LAUREL, Md. — The top Democrat on the Senate Appropriations Committee said Nov. 16 that she will seek to support both science and exploration programs in the final version of a 2016 spending bill her committee is working on.
Sen. Barbara Mikulski (D-Md.) told an audience at the Johns Hopkins University Applied Physics Laboratory (APL) here that she was working very closely with Sen. Richard Shelby (R-Ala.), chairman of the appropriations subcommittee that funds NASA, to craft a bill that takes advantage of increased spending caps for fiscal year 2016 to better support agency programs.
“I am working on a bipartisan basis with my dear friend, Sen. Shelby,” she said. She said that effort was intended to fund programs like the Space Launch System that are priorities for Shelby with those space science programs she favors.
“We know that NASA can’t be just a ‘Johnny One-Note,’” she said. “While we do human spaceflight, we have to also continue to do space science, because it is space science that tells us about the world we live in today and how we protect that world.”
The details of that final spending bill are still being worked out, Mikulski said in a brief interview after her speech, and thus she couldn’t go into details about how it would differ from the bill that Senate appropriators approved in June that offered NASA $18.29 billion. That amount was nearly $240 million less than both the administration’s original request and an appropriations bill passed by the House in June.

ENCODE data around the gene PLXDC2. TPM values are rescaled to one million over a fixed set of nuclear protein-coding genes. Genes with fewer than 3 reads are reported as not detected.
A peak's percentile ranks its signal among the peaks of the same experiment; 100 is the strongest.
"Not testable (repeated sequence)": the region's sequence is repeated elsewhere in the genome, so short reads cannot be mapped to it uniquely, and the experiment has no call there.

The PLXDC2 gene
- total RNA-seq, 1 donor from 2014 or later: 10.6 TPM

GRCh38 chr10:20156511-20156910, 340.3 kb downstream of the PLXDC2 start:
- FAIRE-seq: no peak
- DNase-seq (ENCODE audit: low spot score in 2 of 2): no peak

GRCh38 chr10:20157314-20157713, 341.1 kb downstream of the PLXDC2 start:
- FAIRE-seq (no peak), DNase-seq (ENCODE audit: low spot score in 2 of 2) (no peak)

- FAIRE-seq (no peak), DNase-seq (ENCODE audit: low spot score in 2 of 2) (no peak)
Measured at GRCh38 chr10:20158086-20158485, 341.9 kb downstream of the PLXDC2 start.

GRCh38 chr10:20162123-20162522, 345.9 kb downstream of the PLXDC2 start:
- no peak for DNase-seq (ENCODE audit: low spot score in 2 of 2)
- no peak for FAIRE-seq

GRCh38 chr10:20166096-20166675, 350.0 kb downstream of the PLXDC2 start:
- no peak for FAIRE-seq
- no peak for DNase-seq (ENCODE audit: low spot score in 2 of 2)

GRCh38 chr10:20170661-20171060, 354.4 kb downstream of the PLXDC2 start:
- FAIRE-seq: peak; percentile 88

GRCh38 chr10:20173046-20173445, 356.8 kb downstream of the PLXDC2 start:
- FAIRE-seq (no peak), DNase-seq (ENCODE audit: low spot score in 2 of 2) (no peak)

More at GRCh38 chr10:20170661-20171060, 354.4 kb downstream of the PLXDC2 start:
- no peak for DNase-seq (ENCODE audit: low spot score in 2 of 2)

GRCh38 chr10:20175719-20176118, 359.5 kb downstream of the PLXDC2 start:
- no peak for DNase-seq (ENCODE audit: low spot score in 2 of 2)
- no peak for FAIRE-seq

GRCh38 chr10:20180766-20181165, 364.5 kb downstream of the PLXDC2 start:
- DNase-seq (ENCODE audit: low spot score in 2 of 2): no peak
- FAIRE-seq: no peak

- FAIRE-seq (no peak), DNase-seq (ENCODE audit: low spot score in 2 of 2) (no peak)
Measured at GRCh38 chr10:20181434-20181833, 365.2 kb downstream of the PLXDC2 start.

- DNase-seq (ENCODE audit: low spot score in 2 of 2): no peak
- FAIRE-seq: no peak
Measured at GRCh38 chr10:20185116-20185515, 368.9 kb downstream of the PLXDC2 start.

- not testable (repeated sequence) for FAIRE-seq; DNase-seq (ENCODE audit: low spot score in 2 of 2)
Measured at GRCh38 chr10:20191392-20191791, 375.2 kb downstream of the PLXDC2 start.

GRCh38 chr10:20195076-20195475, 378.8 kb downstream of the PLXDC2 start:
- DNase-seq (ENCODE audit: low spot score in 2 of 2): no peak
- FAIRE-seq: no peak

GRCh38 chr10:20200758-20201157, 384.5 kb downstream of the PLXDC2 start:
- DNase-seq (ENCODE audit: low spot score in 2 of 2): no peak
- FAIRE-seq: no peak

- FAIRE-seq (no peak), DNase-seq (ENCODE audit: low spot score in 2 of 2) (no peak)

“We’re looking at what it is we need to do to maintain a balanced a space program,” she said. She cited again human space exploration programs and space science as well as NASA’s commercial crew effort as priorities. “We’re looing now at how we can use our allocation to keep that balance.”
Mikulski said she hoped the committee will have a “framework” in place for a final spending bill when Congress reconvenes after the Thanksgiving holiday at the end of November. That would likely be incorporated into a final omnibus spending bill that Congress seeks to pass before the current continuing resolution, which funds the federal government at 2015 levels, expires on Dec. 11.
Any agreement to add extra money to NASA could help resolve differences between the earlier House and Senate bills. The Senate, for example, provided nearly $250 million more for Earth science that the House, but $236 million less for planetary science. The two bills had smaller differences in spending for the SLS and Orion programs. Both bills also provided less money than NASA’s request for commercial crew and space technology, two agency priorities.
Mikulski, speaking to APL employees, praised the lab for its work on current and upcoming space science missions, from the New Horizons spacecraft that flew past Pluto in July to the Solar Probe Plus mission in development. She also suggested APL would have a role in NASA’s plans for a mission to Jupiter’s icy moon Europa. “We want to make sure Europa gets done, and done the way it should,” she said.
Mikulski announced in March that she would not run for a sixth term in the Senate in 2016. However, she emphasized in her APL speech that she would continue to fight for priorities such as NASA, and especially those programs than benefit APL, in her remaining time in Congress. “I want you to know in the 13 months that I have left I’m not just going to go around and collect awards,” she said. “I am out here continuing to work for you.”
Mikulski has not endorsed any of the candidates running for her Senate seat, but did accidently mention one of them, Rep. Chris Van Hollen (D-Md.), when she referred to the “Van Hollen Probes” rather than NASA’s “Van Allen Probes” mission. “There’s Van Hollen and there’s Van Allen,” she said. “Get to know them both.”